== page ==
The Making of the Chinese New Working Class
|When||14 Jul 2011 - 4 Sep 2011|
|Where||MINI/ Goethe-Institut Curatorial Residencies Ludlow 38
38 Ludlow Street
New York, NY 10002
|Enquiry||212 228 6848|
July 14 – September 4 2011
Initiated in 2008 by a former migrant worker and musician, Sun Heng, the Culture and Art Museum of Migrant Workers is located in Picun, a village outside Beijing that is home to some 10,000 migrant workers. CAMMW is a project of Migrant Workers Home, an NGO founded in 2002, dedicated to supporting the rights of migrant workers, providing education for their children, and serving as a community center. The purpose of the museum is to record the histories of migrant workers and to advocate for the value of their labor. “The Making of the Chinese New Working Class” is an installation consisting of eight thematic topics that illustrate migrant workers conditions, and the re-creation of a migrant worker’s living space, and includes materials donated by migrant workers from across China. It is an installation that was originally part of the exhibition The Potosí Principle that traveled from the Museu Reina Sofia in Madrid, to the Haus der Kulturen der Welt and the IG Metall (metal workers union) in Berlin, to the Museo Nacional de Etnografía y Folklore in La Paz.
To coincide with the exhibition, Ludlow 38 is launching a series of side-events conceived in collaboration with New York based artist Marty Kirchner and The Public School New York:
Session 1 | The Making of the Chinese Working Class, Opening night, July 14, 2011, 7pm at Ludlow 38 (38 Ludlow St., between Grand and Hester)
This session will feature a conversation between Zhibin Lin, co-founder (with Sun Heng) of the Culture and Arts Museum of Migrant Workers, and Ellen David Friedman, a union organizer and labor educator in both the U.S. and China. They will discuss the exhibition and Zhibin’s Workers Action Research Center, a labor NGO in Beijing of which the CAMMW is one facet; internal migration to urban economic zones; a new wave of proletarianization in China; and the emergence of labor unrest, including a series of recent strikes at Honda factories. This session will take place at the opening of the exhibition.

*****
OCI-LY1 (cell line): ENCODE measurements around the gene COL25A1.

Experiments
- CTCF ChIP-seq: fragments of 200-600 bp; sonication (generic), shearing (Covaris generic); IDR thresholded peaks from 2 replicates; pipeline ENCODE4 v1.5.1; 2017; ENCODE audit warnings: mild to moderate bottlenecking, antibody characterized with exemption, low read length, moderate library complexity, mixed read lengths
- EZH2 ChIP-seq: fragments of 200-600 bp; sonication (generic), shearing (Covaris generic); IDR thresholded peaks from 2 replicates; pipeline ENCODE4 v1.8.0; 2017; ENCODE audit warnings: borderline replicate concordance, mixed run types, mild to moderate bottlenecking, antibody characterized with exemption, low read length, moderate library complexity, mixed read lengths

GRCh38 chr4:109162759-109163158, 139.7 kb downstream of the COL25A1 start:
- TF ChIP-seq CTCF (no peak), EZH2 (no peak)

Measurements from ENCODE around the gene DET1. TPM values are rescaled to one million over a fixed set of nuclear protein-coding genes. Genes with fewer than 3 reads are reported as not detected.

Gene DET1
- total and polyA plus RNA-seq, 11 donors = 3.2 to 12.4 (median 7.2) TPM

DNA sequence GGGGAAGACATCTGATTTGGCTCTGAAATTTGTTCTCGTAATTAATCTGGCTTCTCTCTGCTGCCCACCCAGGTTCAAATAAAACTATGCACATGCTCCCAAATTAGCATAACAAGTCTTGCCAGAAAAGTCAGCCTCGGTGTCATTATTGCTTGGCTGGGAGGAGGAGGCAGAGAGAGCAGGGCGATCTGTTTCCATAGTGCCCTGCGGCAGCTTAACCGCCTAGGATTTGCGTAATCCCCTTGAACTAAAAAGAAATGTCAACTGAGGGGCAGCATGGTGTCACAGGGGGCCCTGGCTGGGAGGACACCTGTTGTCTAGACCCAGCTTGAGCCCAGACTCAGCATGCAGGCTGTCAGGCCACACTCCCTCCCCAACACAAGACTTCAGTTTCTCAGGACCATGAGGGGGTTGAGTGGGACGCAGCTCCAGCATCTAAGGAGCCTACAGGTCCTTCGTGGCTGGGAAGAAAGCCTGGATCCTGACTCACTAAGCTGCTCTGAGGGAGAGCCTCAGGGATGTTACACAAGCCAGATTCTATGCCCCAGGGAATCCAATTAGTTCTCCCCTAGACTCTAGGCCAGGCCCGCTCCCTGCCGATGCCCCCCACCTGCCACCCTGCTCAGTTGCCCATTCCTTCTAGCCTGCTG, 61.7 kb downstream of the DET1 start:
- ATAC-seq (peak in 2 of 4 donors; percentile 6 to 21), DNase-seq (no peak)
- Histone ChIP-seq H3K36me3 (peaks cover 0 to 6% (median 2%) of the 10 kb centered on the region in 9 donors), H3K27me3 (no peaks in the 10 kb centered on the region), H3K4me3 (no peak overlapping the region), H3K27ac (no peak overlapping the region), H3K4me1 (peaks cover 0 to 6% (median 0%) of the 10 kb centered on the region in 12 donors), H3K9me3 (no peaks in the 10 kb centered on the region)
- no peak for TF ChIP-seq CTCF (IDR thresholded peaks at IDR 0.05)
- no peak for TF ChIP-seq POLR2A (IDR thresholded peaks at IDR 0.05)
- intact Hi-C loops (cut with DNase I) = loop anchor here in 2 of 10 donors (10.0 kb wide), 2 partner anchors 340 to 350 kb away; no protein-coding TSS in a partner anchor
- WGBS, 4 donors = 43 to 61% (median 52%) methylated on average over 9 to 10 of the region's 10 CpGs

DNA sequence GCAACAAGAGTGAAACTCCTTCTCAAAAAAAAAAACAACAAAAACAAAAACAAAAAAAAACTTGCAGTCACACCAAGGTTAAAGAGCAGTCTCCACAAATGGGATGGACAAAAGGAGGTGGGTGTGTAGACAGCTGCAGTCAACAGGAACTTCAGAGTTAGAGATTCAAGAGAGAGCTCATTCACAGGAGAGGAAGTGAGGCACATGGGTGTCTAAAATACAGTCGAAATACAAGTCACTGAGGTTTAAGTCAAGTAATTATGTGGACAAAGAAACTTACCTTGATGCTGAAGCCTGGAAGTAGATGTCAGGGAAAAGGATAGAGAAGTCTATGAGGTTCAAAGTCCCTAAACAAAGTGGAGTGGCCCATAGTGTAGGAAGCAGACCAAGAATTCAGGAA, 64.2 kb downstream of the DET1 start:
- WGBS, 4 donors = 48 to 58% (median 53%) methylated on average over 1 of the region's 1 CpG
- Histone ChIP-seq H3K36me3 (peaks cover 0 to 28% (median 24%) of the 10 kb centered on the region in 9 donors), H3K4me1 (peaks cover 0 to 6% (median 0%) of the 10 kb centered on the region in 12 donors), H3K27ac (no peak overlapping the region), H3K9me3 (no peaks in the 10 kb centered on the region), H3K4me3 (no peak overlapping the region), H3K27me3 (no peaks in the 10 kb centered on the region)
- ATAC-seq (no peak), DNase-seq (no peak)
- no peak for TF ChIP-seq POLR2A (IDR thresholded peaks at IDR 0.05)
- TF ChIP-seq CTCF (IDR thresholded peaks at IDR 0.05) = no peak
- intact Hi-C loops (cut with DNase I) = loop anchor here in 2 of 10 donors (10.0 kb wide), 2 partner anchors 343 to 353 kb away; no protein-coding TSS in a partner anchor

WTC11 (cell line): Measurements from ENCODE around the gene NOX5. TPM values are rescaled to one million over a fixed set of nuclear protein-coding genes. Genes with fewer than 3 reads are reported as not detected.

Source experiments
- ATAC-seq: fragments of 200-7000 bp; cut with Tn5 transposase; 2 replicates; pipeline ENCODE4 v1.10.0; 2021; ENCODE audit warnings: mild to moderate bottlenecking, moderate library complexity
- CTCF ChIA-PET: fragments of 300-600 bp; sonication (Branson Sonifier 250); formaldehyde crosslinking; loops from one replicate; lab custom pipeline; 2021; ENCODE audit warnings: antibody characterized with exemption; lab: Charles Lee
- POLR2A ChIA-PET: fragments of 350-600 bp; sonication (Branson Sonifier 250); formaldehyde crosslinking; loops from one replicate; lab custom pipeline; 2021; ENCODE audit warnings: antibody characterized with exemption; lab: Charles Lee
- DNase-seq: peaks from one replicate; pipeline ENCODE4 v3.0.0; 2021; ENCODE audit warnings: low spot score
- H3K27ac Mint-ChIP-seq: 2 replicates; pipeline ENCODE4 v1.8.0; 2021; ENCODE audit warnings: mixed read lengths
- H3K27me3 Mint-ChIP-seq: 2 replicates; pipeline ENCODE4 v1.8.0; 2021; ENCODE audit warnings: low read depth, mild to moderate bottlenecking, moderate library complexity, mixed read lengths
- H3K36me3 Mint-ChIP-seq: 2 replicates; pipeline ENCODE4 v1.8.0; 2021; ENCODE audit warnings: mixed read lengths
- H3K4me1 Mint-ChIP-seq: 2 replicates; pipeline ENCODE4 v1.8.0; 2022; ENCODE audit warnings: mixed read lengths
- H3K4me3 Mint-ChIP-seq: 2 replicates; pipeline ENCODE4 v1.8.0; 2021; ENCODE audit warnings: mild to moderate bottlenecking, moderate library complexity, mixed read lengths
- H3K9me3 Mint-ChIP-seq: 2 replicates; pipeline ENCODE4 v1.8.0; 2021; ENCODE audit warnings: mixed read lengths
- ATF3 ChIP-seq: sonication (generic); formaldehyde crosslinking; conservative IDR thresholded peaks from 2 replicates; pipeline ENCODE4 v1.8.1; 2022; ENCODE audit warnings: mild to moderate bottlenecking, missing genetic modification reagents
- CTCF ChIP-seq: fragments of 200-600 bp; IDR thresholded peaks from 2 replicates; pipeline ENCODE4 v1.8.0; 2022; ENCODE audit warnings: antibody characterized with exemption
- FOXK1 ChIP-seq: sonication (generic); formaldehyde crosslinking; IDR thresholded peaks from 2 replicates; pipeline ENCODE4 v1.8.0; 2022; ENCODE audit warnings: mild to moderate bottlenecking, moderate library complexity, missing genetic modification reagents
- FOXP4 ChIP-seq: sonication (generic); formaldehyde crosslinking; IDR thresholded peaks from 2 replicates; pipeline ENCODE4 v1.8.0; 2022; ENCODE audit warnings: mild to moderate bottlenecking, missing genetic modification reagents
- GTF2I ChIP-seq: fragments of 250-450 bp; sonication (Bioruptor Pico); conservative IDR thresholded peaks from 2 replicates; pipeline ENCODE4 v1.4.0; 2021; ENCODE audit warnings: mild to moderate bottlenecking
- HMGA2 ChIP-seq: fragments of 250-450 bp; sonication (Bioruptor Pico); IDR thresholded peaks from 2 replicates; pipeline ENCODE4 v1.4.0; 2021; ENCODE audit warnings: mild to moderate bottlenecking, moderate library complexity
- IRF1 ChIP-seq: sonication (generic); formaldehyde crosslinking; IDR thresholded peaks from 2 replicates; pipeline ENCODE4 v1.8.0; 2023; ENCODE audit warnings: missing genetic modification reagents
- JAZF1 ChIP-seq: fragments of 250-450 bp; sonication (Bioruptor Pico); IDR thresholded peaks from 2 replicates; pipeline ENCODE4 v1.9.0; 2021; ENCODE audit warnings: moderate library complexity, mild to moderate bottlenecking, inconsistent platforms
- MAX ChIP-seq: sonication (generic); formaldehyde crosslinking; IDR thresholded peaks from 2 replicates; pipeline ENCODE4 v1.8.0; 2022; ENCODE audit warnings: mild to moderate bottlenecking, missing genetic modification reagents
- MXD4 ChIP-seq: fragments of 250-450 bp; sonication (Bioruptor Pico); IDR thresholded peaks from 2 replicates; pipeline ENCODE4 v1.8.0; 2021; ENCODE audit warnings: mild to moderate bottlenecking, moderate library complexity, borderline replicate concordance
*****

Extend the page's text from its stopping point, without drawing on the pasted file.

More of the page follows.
Session 2 | The Hanns Eisler Nail Salon/Nail Workers Chorus (H.E.N.S./N.W.C.), (re) Zoning, Manicured, July 15, 2011, 6:30-8:00pm, Unique Hairstylist, 47 Essex St.
Hosted by H.E.N.S./N.W.C., this session will take the form of a music soirée that both describes and denounces the forces of dislocation and dispossession at work in our communities. The evening aims to work toward strengthening the alignment between artists, residents and community organizers for the purpose of militant resistance to Capital’s turgid spatial fantasies.
Session 3 | Precarious Power: Syndicalism, Solidarity, and the New Organizational Paradigm,July 16, 2011, 4pm at the Murphy Institute for Worker Education and Labor Studies, 25 West 43rd Street, between 5th and 6th avenues, 19th Floor
The reorganization of production along global supply chains, often through a complicated pattern of subcontracting, has provided significant challenges for the labor movement. Temporary and contingent employment has undermined labor rights protections worldwide. However, in the last few years both China and the West have seen a proliferation of dissident worker movements, new kinds of workers organizations and workers’ rights campaigns. The most dynamic and innovative of these have combined elements of community and labor organizing, cultural production, and direct action. This session will take the form of a moderated discussion, including both invited guests and the class participants, and facilitated by Immanuel Ness, professor of Political Science at Brooklyn College, whose research and writing focuses on social and revolutionary movements, labor militancy and migrant worker resistance to oppression.
Session 4 | Discussion Group, August 1, 7pm, Seward Park (Meet in front of the library at 192 E. Broadway)
This session will take the form of an open discussion group and serve as an opportunity to discuss, in a less formal setting, the class topics explored in previous sessions.